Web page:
Monday, February 2, 1998

My Sensitive Manatee

I was driving around the Scandia, May Township, Marine on St. Croix area last week a bit lost but with plenty of time to think. It occured to me that as beneficial as our use of the elements can sometimes be, often times they can cause more than a few problems. Isn't it just like the night that the things we need to survive are also the very things that can destroy us? In the news was a story that Northern States Power Company had its wrist slapped because it was using estimated readings to charge some of its customers. Also NSP was punished for delaying billing to some customers and presenting these poor people with an accumulated bill from several months.

I was one of those afflicted by the power company's haphazard billing practices. After moving into my house I got one bill and then for the next few months, nothing. I called NSP to make sure my power wasn't about to be shutoff and they promised to take care of the billing problem. Another few months went by and I still didn't receive a bill. Now I wasn't exactly complaining at this point- I had just put down a major portion of my savings toward my down payment and not receiving one more bill gave me a chance to accumulate some spending money again. It was a bit of a heart stopper however when that $700 electricity bill did finally arrive.

And until this past week that was my little power company story. Not quite as exciting as my phone company story but one for the files nonetheless. Last week I was shoveling my walk when my little Kubo nose picked up the kind of scent you really don't want to smell- gas. Having just consumed a few of the hot peppers my sister had given me there were plenty of suspects not the least being my senses were rather heightened. These peppers were the kind you don't really eat, you just sort of inhale and feel them burn all the way through your body. They're the mouth and eye watering, soprano voice raising variety. So the smell of gas was a bit of a concern because I knew sparks might be flying from my nose or mouth at any moment and I didn't want it to be an episode that is covered in the next morning's paper, the kind of story that ends with the line, "there were no survivors."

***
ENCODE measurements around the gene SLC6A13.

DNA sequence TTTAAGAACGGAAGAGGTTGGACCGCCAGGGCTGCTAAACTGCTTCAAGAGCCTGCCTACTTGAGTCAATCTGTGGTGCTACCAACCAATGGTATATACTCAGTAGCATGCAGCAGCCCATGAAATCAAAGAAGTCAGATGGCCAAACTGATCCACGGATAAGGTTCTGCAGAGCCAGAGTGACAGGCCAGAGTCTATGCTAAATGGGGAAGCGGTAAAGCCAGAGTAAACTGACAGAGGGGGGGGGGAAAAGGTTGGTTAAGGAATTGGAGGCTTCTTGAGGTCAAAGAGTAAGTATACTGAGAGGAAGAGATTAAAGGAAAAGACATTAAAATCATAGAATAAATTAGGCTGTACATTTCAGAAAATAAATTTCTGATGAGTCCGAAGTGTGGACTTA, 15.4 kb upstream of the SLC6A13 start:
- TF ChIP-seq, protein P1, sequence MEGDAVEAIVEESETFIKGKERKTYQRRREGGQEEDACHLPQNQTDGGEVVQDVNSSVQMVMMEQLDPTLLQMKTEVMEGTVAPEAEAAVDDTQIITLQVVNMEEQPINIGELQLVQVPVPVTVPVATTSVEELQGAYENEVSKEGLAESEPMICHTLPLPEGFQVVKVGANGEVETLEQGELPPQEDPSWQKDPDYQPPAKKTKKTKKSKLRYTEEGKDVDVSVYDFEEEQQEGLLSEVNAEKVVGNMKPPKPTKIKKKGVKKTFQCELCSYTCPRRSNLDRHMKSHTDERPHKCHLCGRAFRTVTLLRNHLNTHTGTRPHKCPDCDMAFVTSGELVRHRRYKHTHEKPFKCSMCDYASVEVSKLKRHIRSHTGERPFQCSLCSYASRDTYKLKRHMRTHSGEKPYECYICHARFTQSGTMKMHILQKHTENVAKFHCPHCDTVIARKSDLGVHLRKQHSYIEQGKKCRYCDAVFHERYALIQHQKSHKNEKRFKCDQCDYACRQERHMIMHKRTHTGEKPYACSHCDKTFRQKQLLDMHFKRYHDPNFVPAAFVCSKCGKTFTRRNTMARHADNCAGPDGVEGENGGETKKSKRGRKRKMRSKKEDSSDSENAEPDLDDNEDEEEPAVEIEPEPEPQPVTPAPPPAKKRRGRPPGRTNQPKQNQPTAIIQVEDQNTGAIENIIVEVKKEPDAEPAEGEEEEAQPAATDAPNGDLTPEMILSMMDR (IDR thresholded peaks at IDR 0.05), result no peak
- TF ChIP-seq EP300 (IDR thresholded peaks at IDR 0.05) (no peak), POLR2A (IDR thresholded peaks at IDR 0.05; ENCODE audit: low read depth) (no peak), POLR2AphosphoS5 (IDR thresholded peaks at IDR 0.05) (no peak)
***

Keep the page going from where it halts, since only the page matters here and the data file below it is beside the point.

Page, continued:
I wasn't exactly sure what I was supposed to do. Was I suppose to immediately evacuate the area? Was I to ignore the smell and hope that it was nothing? Was I to light a match to see how bad the leak was? I decided I would call up NSP. They told me they would send someone out immediately. The service woman brought with her a bunch of tools and a meter she used to check for gas in the area from which the smell was emanating (I was hoping she wouldn't point that thing at me).

Indeed my house's gas meter had a slight leak and with a few turns from an impressive looking wrench she said the problem was corrected. After checking my house inside and out for more leaks, she thanked me for calling telling me most people don't call when they smell gas. "Really," I said with a note of sheepish surprise in my voice. "I was ready to spend the night in a motel." Somehow a gas leak is a concern I figured most people would naturally take seriously.

So with another problem fixed I went to bed with a tad more peace of mind. As I went out to start my car the next morning, walking through a misty fog to get to my garage, I turned on the headlights and just like that Wallflowers' song, only one was illuminated. Thus I drove the lengthy drive to Stillwater with one headlight on the foggiest morning of the year. I was a bit paranoid keeping an eye out for anyone who might blindside me. Still I felt a certain sense of kinship with the other folk who were driving with one burnt out bulb. If I could have talked to them I would have said that I certainly knew how they felt and together the two of us made up one good car. Luckily just a few days later my father and I figured out how to replace the burnt out halogen light.

But there is always something else lurking just around the corner. For example, I only hope that as those rather ominous looking ice dams on my house melt, the moisture doesn't join gas and light as something I have to figure out how to deal with. Granted none of these are exactly presidential sized problems but believe me I am quite aware my attention needs to be focused in other areas.

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